We also see this attitude in the British law enforcement handling of David Miranda. With such statements as "You've had your debate. There's no need to write any more." and "You've had your fun. Now we want the stuff back." it is very clear that the UK security apparatus has already decided that they're Right, so there's no point in any substantial discussion. No doubt they feel they were very generous to even "allow" The Guardian to publish anything at all. In the mind of the state, simply allowing a dissenting opinion to be printed ticks the box for "democratic society," so there's no need for all the tedious and inconvenient public discourse. In other words, a simple show of free press for the sake of being able to claim free press is enough, there's no need to actually have freedom of the press. After all, what if the press disagrees with government policy? The next thing you know, the public might disagree with government policy, and by jove we can't have that!
Western nations are headed down a very dangerous path at the moment. It's very clear that after the September 11th attacks in the US, and the July 7th attacks in the UK, public officials have swung dramatically to the side of "enforcing stability" and "appearance of safety." While these efforts may have been helpful in the very short term to calm nerves and prevent panic, they surely have far outlived their usefulness. The entire point of free society, the thing that sets us apart from the rest of the world, is that we don't cede basic freedoms to the state in exchange for a promise of stability. Many, many brutal strongmen around the world justify their crackdowns and secret police in the name of "stability and order."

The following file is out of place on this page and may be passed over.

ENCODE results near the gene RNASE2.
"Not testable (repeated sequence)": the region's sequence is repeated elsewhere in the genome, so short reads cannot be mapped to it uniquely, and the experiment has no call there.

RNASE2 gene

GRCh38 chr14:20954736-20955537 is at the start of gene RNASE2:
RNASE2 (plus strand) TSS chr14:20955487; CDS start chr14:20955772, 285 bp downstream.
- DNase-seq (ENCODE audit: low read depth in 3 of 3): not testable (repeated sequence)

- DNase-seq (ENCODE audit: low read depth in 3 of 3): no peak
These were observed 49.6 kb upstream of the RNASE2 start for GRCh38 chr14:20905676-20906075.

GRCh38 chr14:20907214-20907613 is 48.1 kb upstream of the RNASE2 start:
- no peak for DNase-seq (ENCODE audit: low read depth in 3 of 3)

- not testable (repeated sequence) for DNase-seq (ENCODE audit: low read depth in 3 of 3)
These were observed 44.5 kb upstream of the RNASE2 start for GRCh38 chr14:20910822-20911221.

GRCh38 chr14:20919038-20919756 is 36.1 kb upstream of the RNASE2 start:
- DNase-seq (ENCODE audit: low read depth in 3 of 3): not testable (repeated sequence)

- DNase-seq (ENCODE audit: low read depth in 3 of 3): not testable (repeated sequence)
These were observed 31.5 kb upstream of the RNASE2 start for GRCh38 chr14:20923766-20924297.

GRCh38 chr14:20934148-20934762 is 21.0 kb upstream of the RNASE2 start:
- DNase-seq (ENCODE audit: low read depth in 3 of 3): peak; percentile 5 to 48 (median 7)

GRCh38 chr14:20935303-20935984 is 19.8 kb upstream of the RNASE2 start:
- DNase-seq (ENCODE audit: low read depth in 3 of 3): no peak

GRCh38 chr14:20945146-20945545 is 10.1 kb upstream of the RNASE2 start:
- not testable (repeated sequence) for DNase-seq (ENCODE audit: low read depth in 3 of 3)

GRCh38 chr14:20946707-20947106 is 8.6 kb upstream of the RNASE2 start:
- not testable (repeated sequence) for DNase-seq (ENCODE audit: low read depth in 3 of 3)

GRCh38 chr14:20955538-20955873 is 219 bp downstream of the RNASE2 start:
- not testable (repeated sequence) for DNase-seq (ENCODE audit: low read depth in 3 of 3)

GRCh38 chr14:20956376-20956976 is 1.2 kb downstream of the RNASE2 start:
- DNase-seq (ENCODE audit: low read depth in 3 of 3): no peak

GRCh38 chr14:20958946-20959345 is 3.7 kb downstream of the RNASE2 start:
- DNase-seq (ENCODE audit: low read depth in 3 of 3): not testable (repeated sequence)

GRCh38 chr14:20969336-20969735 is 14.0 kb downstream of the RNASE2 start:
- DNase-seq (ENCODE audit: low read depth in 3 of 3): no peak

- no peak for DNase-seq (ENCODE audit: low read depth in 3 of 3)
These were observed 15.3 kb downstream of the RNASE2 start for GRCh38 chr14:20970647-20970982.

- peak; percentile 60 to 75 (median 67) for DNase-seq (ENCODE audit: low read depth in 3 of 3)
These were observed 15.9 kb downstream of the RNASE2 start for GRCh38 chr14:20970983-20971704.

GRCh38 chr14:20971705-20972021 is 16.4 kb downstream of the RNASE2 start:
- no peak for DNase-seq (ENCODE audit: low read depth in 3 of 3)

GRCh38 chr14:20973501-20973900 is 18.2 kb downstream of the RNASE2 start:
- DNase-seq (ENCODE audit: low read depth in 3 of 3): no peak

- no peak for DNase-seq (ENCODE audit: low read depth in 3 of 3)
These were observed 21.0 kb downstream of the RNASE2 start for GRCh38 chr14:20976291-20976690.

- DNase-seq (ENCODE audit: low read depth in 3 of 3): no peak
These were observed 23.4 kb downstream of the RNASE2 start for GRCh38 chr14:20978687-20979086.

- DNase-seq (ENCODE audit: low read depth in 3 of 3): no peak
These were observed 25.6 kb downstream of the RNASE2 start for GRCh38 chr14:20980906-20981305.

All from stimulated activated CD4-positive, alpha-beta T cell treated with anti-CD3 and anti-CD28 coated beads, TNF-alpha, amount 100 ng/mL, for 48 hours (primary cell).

It's very apparent from the information now leaking out that western intelligence agencies are wielding enormous, unchecked power. They are keeping secret their activities from the very bodies who are supposed to oversee them. Both the FISC and Congress have complained that the NSA is deceiving them and withholding information. Ironically, both of these bodies had previously protested that they weren't giving the NSA a free pass. It's increasingly looking like the Intelligence Committee was much more interested in preventing the NSA from being embarrassed than they were in actually performing the rigorous oversight they claimed to be.